Writing the History of the Central Park Zoo
Joan Scheier, Central Park Zoo-Docent
My name is Joan Scheier and I have been a docent at the Central Park Zoo in New York City since April 2000. One day in April 2001 someone pointed out that there were many books about Central Park, but none written just about the zoo. I was surprised to find this was true. I went to Barnes and Noble to see who published books about local history. This turned out to be Arcadia Publishing Company, in Portsmith, New Hampshire. They had never done a book about a zoo before. They asked for a book proposal and an outline. This was to include 4 to 6 chapters and 20 photocopies of images that I planned to use complete with captions.
My background as a NYC school librarian from 1969 to 1997 and a native New Yorker helped me to know where to go for materials. The Parks Department has a large print archive, as do many museums in New York City. My book contains 60 photographs from the Parks Archives. This led to visit other museum archives in New York City. I also obtained images from Postcard collections as well as photographs from private collections, which included a photograph of the baby gorilla Patty Cake born in the Central Park Zoo in 1972.
I was led to web sites such as Zoohistorians.com@yahoogroups. I posted a notice stating that I was doing a book about the history of the Central Park Zoo. I received information and photographs from the menagerie, the Robert Moses Zoo and the current zoo of 1988 run by the Wildlife Conservation Society. Many of the responses I received came from all over the world.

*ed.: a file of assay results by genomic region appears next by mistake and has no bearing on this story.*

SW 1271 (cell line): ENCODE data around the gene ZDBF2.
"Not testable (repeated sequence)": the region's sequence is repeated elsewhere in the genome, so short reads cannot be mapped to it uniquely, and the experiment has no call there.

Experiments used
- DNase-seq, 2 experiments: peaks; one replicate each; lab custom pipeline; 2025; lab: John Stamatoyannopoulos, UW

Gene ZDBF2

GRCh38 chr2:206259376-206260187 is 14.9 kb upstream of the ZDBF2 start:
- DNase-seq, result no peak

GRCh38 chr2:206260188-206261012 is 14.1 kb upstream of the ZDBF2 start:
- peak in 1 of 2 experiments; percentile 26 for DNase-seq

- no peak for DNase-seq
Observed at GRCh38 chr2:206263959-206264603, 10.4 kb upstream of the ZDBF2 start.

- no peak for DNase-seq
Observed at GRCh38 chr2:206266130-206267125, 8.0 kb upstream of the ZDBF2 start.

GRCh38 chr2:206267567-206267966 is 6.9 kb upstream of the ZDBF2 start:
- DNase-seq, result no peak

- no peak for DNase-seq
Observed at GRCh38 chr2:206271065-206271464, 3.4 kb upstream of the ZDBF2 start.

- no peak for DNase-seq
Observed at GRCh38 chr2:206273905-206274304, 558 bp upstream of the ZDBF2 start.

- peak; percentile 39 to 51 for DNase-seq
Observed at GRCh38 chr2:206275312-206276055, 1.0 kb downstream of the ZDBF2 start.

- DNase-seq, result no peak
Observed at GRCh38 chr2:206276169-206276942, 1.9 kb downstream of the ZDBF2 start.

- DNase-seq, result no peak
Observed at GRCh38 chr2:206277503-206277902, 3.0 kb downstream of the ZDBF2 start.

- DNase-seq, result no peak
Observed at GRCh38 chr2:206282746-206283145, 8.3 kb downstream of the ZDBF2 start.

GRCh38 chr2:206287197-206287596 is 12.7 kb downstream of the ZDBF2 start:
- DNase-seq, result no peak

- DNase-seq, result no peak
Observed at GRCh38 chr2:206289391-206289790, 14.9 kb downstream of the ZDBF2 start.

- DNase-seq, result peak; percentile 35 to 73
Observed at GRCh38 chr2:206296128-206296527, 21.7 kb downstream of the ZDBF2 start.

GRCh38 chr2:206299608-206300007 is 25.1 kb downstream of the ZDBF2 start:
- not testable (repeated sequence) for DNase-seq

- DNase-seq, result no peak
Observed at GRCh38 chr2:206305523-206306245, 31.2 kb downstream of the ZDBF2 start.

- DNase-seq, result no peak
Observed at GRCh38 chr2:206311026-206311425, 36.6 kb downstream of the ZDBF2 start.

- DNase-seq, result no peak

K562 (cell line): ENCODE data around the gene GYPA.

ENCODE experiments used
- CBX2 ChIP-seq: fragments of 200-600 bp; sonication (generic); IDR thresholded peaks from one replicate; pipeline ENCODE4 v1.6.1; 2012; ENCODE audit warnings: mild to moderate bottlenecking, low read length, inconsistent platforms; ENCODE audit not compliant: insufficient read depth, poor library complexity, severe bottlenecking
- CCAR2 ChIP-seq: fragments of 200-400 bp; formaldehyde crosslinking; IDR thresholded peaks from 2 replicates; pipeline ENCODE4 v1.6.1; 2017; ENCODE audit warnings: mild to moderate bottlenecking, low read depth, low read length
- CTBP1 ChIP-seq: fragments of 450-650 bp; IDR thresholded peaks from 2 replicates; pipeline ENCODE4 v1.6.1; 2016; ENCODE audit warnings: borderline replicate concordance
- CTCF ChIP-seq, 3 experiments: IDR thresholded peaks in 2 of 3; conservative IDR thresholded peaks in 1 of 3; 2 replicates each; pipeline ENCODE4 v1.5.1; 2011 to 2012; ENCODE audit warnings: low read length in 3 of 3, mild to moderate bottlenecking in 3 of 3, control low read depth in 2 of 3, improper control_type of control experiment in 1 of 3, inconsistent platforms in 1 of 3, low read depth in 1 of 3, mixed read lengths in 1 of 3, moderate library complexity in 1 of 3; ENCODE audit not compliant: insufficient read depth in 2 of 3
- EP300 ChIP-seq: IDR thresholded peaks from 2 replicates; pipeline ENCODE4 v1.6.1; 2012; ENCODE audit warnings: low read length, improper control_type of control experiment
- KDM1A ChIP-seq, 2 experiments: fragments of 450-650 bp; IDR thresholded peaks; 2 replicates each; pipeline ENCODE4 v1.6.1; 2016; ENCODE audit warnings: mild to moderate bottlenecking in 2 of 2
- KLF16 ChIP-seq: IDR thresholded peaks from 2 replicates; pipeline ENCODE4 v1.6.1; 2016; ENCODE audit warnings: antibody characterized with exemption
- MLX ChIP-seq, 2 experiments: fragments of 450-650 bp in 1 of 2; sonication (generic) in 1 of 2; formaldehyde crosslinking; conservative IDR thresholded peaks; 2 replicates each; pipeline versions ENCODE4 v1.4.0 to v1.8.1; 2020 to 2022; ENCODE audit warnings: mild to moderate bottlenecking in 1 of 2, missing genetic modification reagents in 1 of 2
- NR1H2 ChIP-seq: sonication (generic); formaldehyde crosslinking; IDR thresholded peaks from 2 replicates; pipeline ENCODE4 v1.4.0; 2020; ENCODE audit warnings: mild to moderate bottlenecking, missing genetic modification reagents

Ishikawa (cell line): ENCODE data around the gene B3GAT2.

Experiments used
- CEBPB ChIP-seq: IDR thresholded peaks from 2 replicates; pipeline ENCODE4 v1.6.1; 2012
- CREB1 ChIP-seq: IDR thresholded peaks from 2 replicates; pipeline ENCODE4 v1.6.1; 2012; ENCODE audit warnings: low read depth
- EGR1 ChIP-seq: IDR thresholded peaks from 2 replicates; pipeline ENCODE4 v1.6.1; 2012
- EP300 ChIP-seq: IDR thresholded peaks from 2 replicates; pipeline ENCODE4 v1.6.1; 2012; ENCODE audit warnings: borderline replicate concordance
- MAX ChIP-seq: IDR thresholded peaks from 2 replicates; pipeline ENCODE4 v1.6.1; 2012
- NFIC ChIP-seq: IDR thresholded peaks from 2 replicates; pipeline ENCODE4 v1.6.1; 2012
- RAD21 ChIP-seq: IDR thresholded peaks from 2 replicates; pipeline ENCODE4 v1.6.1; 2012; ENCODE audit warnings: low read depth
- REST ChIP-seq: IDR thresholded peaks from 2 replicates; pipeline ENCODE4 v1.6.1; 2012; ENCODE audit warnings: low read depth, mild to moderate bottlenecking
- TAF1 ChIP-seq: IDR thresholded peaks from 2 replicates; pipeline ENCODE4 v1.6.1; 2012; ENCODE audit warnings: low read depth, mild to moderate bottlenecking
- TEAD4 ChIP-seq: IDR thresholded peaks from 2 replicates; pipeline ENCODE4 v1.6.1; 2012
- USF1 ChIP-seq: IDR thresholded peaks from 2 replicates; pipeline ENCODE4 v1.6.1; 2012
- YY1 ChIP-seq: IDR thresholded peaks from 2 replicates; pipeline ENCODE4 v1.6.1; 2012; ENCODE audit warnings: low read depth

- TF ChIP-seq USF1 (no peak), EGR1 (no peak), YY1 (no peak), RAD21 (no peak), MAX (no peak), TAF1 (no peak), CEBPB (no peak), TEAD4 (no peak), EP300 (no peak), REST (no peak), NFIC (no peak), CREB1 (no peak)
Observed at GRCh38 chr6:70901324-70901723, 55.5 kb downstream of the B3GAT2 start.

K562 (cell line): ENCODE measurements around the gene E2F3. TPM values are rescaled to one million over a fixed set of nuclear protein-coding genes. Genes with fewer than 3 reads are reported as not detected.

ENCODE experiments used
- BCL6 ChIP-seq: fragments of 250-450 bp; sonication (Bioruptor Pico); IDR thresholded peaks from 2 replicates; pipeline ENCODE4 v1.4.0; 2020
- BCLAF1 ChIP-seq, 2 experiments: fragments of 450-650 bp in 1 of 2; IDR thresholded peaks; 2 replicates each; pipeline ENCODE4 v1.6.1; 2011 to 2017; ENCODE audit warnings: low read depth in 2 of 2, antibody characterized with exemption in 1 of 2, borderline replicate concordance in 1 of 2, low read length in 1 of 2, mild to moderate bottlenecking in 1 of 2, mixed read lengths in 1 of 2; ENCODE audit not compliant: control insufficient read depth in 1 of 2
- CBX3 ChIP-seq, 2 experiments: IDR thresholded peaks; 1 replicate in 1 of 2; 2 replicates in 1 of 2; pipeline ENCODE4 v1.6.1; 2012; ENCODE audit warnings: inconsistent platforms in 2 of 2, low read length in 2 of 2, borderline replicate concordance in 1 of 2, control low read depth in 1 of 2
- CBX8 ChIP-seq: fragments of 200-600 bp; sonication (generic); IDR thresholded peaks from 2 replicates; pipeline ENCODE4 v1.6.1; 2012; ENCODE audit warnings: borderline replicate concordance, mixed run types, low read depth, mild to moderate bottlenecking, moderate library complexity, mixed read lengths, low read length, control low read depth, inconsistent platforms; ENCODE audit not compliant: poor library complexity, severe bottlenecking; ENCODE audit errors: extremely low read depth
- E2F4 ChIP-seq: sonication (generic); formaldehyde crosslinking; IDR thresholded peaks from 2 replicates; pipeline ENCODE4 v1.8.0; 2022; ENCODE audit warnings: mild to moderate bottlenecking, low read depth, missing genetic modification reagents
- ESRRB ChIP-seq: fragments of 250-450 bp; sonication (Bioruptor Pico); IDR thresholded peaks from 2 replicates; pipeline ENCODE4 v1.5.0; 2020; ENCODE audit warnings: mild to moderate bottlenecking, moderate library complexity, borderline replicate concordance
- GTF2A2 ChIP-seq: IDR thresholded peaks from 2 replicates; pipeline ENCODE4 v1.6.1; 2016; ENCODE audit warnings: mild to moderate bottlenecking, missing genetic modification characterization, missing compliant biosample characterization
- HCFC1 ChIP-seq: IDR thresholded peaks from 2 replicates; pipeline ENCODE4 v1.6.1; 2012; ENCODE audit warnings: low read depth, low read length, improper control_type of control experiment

It is also important when doing a history to interview individuals who worked at the zoo. I was able to interview former directors and keepers that worked in the zoo of 1934. It was most interesting that when I showed them photographs they could tell me exactly who the animal was and the changes made in the zoo. Dan Wharton, the present director of the Central Park Zoo had a postcard collection, which I was able to use. Steve Johnson, Bronx Zoo librarian and Diane Shapiro who runs the Bronx Zoo photo archives were most helpful giving me ideas of where to track down photographs and information.
I found many resources in magazines and newspapers dating back to the 1860’s when the menagerie began. There were articles concerning the building of the Robert Moses Zoo of 1934 and about its closing in 1983. The reopening of the Zoo under the Wildlife Conservation Society was covered in print and photographs.
The book was accepted for publication in March of 2001 and the deadline for the final draft was June June 15, 2002. The book is divided into four sections (1) The Menagerie 1860-1934. (2) The Robert Moses Zoo of 1934-1983. (3) The Wildlife Conservation of the present that opened in 1988. (4) The Lehman’s Childrens Zoo of 1961 and its replacement, the Tisch Children’s Zoo, 1997.